How should we be selling Guilford to prospies?

An interesting coincidence happened at the start of last week. Not only was it accepted students weekend at Guilford, but copies of The Guilfordian flew off the news stands. In fact, by Saturday morning all the stands in Founders Hall were empty. The following Monday, an interesting discovery was made. Behind the student information desk in Founders Hall, there were two stacks of Guilfordian’s, which appeared to have never been distributed. I have been told by reliable sources that these stacks of papers are not common on Monday mornings.
Call me a bit suspicious, but this whole coincidence seemed shady to me. On the same weekend the school is having one of its biggest recruitment drives, a Guilfordian article on the front page is talking about drug use on campus, and it’s also the April Fool’s issue of the paper.
Then Monday comes and this discovery of unread papers comes to light. Now, I want to stress that I have no idea what might have happened to the papers; it’s possible they might have just been mistakenly placed papers. Mistakes happen.
But that’s not my point for this article though, my point is to ask how should a college, specifically Guilford, make itself more attractive to prospective students? If we work on the assumption that all colleges have problems, is it more advantageous for a school to be upfront about its problems, or practice a college version of window dressing?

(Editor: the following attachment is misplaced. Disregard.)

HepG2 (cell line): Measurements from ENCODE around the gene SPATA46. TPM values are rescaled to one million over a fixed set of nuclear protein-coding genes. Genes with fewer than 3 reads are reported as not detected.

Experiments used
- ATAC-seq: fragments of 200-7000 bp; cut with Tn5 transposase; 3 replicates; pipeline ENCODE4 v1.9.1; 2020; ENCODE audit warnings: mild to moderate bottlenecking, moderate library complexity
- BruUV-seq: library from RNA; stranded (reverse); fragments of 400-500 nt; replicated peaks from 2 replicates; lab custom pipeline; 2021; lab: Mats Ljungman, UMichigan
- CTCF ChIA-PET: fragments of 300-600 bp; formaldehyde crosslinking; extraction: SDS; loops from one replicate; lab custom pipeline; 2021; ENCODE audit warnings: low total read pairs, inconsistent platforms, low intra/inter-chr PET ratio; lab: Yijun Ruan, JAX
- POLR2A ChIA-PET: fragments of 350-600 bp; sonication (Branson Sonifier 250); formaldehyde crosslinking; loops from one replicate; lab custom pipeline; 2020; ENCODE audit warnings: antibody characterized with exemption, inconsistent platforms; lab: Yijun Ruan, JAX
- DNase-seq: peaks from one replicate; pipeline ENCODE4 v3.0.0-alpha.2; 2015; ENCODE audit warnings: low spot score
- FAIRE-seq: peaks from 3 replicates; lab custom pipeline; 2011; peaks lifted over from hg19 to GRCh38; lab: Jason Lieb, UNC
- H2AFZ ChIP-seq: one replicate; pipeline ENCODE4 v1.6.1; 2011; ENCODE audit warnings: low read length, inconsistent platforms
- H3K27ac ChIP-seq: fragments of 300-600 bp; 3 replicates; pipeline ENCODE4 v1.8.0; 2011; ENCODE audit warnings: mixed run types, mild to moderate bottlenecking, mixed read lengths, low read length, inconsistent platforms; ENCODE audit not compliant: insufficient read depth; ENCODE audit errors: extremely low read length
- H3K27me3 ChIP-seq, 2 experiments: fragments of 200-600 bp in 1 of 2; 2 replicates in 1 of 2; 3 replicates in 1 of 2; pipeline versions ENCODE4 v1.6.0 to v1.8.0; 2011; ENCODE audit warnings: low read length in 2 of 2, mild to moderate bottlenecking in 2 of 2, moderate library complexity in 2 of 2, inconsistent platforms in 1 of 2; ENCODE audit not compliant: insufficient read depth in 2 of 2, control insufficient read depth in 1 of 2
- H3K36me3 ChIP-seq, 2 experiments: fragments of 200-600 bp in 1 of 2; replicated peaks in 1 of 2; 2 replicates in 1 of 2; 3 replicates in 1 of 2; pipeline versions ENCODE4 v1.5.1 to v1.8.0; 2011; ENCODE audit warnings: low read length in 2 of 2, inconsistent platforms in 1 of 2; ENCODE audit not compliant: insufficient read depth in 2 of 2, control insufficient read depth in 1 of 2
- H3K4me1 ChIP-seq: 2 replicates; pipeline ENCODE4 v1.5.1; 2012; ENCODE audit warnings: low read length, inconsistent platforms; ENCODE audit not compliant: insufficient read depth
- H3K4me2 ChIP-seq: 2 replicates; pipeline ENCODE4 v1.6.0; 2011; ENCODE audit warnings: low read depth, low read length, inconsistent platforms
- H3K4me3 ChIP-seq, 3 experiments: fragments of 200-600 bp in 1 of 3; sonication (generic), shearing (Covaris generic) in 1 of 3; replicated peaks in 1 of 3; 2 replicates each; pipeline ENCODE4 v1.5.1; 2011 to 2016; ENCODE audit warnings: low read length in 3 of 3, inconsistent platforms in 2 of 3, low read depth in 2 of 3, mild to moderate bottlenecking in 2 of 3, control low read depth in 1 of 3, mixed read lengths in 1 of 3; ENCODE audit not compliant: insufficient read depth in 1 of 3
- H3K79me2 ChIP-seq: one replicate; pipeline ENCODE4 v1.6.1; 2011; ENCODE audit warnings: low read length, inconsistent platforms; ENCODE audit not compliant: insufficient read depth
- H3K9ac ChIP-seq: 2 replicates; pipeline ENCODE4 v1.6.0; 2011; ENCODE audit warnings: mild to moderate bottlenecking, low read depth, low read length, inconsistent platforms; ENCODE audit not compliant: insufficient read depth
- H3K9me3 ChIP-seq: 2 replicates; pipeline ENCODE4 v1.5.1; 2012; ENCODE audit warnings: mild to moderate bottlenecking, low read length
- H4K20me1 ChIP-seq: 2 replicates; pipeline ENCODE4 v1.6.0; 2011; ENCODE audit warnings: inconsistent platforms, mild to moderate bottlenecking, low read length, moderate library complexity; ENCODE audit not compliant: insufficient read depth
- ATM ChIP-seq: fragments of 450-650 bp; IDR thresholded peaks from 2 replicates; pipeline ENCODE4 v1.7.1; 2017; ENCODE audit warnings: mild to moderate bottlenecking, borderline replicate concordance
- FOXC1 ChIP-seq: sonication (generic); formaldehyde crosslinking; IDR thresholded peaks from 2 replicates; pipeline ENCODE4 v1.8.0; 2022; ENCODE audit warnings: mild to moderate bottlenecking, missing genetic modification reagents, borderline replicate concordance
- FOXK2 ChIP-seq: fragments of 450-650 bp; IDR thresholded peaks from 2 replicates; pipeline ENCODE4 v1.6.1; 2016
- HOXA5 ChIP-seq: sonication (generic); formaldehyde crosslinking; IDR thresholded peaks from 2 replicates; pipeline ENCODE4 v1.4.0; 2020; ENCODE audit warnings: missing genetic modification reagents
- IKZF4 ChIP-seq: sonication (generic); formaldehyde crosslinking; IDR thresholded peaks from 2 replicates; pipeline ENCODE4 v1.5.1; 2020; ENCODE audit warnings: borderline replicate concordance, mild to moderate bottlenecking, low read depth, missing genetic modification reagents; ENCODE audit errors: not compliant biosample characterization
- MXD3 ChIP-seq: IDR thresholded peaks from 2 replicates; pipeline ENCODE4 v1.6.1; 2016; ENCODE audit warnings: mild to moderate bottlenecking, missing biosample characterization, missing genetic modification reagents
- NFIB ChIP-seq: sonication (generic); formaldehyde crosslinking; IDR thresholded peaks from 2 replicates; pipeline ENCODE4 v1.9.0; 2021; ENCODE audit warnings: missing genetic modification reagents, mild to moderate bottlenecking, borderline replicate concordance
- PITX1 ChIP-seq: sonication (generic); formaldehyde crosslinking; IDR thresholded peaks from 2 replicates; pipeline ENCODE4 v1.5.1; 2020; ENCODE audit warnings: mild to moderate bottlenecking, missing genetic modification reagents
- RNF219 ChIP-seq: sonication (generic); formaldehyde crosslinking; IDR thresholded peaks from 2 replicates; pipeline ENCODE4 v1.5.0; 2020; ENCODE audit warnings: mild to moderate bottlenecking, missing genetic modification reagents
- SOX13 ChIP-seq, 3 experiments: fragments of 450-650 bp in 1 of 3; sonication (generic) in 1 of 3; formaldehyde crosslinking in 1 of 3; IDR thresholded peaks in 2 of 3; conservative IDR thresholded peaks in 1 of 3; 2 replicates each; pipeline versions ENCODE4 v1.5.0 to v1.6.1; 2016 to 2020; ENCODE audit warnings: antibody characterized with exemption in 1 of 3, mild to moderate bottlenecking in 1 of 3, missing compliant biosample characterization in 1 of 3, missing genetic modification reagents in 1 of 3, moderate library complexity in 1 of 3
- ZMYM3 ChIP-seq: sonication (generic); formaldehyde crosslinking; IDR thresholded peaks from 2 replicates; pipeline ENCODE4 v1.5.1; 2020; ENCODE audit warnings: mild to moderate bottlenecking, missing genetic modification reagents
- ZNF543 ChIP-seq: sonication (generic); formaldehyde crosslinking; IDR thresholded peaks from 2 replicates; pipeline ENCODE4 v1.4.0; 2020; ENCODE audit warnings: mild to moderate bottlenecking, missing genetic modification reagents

Perhaps the first thing that is important to do is to understand whom you are appealing to. For example, if you are a bible college, you are appealing to people who want maybe a more toned- down campus environment. At Guilford, however, it would seem to make sense that the values of change, dissent and acceptance would be reinforced.
If we look at it from a more adversarial standpoint in trying to get students to commit to Guilford, perhaps Sun-tzu and The Art of War had it right: “If you know the enemy and know yourself, you need not fear the result of a hundred battles. If you know yourself but not the enemy, for every victory gained you will also suffer a defeat. If you know neither the enemy nor yourself, you will succumb in every battle.”
For me though, it would not seem to make much sense to try to cover up the fact that a good percentage of the students on this campus drink and do drugs, legal or illegal. That fact is most arelikely never going to change, even if rules are made more strict. Making marijuana a Level 120 offense is just not going to get the job done.
In my own humble opinion, I think that it would be best to follow a more Buddhist way of dealing with prospective students. Buddha teaches the need to live in reality and that we have an obligation to be truthful towards others so they can also live in reality. By being honest (and this is not to suggest anybody has not been honest) about all of things that make Guilford great (there are a lot), and what its faults are will perhaps not be totally successful from a numbers standpoint.
However, when people are brought in on trust and not on a bait and switch, a good bond is forged and the success of both the student and the institution is fulfilled for hopefully a very long time.